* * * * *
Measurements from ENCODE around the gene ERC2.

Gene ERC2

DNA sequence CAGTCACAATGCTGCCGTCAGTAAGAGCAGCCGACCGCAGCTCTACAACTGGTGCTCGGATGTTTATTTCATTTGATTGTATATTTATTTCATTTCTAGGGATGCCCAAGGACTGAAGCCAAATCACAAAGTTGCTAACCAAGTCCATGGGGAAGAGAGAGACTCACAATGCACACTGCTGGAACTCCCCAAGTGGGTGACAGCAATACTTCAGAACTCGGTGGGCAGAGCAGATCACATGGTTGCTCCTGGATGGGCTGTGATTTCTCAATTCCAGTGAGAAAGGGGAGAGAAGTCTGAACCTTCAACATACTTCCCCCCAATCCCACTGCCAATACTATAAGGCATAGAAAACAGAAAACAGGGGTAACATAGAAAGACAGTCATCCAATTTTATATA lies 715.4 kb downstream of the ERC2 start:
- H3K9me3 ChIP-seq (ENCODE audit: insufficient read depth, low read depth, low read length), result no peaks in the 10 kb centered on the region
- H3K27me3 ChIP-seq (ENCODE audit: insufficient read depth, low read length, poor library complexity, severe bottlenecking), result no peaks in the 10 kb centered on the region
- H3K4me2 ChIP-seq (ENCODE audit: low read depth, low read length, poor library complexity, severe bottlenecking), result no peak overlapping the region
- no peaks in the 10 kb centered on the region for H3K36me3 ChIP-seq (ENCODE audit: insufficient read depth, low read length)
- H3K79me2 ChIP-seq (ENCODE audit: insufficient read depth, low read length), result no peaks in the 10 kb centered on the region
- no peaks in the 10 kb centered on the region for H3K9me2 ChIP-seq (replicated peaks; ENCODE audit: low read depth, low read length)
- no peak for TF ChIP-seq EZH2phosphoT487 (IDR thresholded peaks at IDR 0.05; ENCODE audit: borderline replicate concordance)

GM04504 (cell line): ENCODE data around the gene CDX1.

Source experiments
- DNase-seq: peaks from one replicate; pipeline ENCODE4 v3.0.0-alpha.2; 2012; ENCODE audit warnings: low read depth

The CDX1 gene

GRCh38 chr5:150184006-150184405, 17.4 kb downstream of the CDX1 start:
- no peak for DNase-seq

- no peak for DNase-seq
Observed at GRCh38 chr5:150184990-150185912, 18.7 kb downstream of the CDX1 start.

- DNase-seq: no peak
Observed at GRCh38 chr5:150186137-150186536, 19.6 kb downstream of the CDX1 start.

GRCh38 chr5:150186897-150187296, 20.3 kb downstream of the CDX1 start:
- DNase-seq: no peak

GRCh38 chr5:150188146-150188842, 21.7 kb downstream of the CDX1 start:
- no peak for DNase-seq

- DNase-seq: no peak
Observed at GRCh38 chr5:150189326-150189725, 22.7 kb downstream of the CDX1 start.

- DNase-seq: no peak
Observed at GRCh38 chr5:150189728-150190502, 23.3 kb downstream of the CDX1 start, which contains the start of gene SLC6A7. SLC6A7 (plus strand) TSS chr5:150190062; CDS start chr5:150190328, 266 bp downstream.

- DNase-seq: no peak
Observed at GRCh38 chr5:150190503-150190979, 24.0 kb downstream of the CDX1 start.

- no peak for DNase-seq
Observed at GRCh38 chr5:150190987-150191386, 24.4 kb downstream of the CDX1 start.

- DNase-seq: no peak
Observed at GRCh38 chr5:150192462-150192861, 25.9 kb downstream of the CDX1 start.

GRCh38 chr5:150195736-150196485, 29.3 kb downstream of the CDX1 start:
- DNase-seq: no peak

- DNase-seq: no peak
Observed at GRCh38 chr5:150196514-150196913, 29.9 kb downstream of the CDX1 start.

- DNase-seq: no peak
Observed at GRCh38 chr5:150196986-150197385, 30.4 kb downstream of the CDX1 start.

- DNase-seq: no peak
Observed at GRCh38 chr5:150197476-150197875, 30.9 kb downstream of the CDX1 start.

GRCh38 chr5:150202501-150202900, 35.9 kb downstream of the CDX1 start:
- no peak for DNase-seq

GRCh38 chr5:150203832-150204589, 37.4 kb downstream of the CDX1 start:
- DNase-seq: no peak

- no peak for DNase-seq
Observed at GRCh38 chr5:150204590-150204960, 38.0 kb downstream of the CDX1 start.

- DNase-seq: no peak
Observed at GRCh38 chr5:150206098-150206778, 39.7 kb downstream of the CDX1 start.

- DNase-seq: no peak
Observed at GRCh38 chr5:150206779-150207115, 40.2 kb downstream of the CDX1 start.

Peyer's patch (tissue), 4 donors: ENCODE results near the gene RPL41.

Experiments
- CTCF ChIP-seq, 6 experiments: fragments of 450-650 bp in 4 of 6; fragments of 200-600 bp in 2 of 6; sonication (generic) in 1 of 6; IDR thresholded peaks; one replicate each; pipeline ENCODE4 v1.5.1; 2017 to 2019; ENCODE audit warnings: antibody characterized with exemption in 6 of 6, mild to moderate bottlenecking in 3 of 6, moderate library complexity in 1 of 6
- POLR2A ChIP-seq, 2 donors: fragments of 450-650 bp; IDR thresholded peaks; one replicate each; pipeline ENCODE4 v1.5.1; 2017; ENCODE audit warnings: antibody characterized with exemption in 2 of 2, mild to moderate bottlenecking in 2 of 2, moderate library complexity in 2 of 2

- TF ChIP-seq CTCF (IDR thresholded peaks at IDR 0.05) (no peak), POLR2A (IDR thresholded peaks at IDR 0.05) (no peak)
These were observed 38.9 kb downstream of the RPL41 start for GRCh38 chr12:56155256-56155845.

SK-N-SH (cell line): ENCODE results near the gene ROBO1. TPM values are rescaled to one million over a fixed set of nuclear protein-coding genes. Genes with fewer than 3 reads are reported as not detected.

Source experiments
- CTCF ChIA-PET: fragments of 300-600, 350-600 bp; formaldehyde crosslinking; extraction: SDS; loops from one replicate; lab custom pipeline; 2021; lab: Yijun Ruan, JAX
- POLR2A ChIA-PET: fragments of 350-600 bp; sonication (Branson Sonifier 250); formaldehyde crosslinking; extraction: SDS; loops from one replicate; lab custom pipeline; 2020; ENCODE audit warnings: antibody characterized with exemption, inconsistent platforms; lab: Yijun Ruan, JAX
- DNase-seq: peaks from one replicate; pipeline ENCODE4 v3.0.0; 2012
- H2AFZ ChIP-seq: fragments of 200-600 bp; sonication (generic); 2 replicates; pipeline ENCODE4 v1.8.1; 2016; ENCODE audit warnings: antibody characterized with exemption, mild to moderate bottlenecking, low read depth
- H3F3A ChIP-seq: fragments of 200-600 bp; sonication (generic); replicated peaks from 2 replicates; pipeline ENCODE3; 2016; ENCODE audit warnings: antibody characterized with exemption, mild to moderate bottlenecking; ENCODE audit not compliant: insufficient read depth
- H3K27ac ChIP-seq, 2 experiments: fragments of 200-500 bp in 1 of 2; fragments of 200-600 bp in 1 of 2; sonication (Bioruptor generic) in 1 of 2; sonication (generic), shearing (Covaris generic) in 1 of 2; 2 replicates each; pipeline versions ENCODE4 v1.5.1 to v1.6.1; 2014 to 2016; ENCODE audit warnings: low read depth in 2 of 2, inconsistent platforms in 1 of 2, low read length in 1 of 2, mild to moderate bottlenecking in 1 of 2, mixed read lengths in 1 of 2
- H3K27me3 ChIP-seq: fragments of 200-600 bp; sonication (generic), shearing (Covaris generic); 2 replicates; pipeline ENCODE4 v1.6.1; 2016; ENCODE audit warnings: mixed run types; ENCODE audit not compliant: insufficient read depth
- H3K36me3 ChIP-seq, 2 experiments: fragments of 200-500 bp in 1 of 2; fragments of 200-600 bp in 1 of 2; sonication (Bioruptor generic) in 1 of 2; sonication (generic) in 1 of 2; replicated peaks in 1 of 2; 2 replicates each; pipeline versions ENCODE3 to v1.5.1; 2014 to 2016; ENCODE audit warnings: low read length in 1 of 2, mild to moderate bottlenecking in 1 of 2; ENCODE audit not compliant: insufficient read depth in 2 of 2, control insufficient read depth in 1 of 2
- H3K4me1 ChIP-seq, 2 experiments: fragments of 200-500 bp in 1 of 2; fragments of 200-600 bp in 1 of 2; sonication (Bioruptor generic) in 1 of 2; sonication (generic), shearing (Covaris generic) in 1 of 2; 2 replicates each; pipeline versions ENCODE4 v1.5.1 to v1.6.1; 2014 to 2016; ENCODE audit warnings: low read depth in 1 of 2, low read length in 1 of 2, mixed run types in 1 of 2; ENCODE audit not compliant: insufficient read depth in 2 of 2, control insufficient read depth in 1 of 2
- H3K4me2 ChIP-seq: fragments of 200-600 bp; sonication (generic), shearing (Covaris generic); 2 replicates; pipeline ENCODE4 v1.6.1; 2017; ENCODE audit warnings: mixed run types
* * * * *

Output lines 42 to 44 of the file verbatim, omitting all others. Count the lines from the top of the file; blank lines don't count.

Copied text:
Observed at GRCh38 chr5:150197476-150197875, 30.9 kb downstream of the CDX1 start.

GRCh38 chr5:150202501-150202900, 35.9 kb downstream of the CDX1 start:
- no peak for DNase-seq